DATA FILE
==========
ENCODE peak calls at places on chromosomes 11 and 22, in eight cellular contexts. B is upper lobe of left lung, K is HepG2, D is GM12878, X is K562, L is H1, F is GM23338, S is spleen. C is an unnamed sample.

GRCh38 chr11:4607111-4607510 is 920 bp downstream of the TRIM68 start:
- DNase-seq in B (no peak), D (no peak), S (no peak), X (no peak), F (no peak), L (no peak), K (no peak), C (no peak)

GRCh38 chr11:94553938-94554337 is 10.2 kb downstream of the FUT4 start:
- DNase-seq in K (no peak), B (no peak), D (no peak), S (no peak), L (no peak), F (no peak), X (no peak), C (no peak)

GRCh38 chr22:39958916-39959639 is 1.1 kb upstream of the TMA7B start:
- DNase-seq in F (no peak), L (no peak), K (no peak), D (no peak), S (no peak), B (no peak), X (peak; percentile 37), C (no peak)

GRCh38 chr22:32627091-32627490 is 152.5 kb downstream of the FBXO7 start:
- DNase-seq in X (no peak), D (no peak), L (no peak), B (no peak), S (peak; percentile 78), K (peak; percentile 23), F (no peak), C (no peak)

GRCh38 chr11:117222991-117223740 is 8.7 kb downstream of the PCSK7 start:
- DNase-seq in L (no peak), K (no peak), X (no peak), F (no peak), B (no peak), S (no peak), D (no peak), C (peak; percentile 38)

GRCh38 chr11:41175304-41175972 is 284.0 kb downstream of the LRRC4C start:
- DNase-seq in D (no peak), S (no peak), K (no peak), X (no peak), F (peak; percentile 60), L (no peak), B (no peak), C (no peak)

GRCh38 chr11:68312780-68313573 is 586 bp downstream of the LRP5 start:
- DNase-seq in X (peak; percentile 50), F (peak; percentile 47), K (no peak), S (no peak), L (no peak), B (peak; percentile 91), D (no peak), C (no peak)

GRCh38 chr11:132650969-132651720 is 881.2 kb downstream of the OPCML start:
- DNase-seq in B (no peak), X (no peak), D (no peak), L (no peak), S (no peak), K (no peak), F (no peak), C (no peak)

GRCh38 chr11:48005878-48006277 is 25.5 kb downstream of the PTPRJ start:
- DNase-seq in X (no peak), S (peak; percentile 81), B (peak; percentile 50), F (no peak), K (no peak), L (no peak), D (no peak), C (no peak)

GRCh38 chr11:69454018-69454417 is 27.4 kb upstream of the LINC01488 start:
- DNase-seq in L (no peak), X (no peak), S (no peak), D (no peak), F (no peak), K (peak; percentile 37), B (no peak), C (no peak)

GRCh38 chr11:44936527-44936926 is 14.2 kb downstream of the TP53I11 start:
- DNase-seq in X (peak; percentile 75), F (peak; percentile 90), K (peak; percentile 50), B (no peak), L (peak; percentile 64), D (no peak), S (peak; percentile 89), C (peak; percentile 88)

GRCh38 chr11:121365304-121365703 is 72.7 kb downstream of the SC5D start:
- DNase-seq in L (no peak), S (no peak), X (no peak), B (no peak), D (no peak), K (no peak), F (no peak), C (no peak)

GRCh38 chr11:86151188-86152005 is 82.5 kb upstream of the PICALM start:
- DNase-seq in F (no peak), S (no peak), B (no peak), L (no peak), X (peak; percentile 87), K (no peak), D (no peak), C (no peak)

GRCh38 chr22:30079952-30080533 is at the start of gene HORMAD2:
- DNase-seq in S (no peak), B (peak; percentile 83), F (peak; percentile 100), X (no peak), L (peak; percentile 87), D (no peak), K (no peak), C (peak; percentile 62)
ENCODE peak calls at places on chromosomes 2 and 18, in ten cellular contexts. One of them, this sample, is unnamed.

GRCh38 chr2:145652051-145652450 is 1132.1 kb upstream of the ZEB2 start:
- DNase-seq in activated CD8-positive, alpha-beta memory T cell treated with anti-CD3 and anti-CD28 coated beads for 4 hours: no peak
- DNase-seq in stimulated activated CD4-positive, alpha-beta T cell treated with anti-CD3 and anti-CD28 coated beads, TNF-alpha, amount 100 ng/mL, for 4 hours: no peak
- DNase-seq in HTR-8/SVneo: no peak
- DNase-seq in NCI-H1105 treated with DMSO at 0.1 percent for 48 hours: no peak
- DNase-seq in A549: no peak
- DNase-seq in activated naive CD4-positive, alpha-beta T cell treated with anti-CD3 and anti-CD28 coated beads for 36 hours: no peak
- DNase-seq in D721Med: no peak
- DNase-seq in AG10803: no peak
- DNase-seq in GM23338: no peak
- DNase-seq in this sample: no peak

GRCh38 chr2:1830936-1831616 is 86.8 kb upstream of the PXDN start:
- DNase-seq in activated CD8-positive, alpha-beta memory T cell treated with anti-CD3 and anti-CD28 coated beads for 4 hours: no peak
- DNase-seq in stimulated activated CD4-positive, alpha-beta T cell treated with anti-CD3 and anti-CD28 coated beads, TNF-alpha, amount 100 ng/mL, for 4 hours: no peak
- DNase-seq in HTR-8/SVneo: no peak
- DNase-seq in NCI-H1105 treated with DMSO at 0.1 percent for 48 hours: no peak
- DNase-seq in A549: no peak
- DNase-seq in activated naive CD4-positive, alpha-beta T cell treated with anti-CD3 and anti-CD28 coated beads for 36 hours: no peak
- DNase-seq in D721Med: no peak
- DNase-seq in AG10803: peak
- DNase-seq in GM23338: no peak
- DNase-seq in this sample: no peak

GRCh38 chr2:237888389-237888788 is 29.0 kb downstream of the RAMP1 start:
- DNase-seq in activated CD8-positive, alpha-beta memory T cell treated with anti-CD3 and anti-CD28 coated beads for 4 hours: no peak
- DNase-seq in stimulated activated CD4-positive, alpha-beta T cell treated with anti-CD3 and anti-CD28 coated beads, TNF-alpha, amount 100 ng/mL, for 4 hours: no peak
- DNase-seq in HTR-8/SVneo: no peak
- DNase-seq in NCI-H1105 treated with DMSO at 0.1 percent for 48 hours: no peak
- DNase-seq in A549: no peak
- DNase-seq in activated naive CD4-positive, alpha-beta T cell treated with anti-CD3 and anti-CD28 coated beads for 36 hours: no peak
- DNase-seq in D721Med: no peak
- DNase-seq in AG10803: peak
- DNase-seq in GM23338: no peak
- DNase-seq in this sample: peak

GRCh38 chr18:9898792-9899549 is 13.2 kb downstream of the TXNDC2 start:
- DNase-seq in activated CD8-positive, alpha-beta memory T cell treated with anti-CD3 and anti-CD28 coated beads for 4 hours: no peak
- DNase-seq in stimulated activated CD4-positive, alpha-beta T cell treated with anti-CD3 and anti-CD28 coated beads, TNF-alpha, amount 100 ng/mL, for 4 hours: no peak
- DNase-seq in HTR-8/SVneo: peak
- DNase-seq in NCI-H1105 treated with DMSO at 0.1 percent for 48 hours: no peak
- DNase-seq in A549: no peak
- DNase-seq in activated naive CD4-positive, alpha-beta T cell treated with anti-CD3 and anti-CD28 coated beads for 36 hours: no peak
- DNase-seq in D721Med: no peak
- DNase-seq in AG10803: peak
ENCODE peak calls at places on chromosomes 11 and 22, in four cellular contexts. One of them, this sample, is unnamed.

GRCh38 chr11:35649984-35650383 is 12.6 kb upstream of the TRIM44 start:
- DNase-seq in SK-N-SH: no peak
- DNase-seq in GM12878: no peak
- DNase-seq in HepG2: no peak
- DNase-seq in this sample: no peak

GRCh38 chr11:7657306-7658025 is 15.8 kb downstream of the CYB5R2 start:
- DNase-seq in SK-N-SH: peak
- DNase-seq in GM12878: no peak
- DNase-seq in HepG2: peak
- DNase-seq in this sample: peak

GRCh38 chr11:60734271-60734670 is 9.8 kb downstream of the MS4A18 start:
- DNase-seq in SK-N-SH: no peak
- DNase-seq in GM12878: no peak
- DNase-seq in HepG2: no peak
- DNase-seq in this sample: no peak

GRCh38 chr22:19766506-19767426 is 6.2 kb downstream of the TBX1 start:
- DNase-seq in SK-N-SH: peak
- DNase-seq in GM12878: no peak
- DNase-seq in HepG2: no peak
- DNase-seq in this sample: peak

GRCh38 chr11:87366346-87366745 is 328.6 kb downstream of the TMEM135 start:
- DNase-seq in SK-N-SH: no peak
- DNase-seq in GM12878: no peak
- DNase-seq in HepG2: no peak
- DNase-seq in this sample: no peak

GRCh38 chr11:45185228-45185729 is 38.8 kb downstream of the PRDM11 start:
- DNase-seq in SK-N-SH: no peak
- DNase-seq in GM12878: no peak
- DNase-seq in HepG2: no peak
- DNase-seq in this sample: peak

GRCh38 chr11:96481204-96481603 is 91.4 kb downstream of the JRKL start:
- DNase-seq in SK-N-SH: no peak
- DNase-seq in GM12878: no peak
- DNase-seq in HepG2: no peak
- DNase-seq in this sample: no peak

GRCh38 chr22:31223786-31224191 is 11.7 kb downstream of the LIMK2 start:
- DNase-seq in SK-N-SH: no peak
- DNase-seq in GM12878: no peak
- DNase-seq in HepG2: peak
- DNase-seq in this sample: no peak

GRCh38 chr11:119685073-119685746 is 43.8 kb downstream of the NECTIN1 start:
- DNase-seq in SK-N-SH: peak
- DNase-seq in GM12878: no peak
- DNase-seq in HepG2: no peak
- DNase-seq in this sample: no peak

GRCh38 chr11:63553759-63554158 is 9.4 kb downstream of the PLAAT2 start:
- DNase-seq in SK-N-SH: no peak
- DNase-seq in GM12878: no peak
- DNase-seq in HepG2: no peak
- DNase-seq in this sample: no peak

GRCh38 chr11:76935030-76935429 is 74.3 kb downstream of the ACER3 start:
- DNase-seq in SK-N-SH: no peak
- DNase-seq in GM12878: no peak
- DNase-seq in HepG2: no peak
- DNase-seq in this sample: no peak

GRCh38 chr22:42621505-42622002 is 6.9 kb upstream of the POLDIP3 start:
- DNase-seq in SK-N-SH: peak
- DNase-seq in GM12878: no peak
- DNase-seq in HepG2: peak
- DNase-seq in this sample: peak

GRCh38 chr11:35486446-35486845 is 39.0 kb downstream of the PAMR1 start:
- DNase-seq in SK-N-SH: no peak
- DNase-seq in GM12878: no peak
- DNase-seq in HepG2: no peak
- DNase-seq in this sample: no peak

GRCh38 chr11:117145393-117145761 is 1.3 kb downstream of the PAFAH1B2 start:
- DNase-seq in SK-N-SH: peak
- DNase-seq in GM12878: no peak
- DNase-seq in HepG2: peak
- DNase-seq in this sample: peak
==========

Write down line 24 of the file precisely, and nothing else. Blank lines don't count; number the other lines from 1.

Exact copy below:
GRCh38 chr11:121365304-121365703 is 72.7 kb downstream of the SC5D start: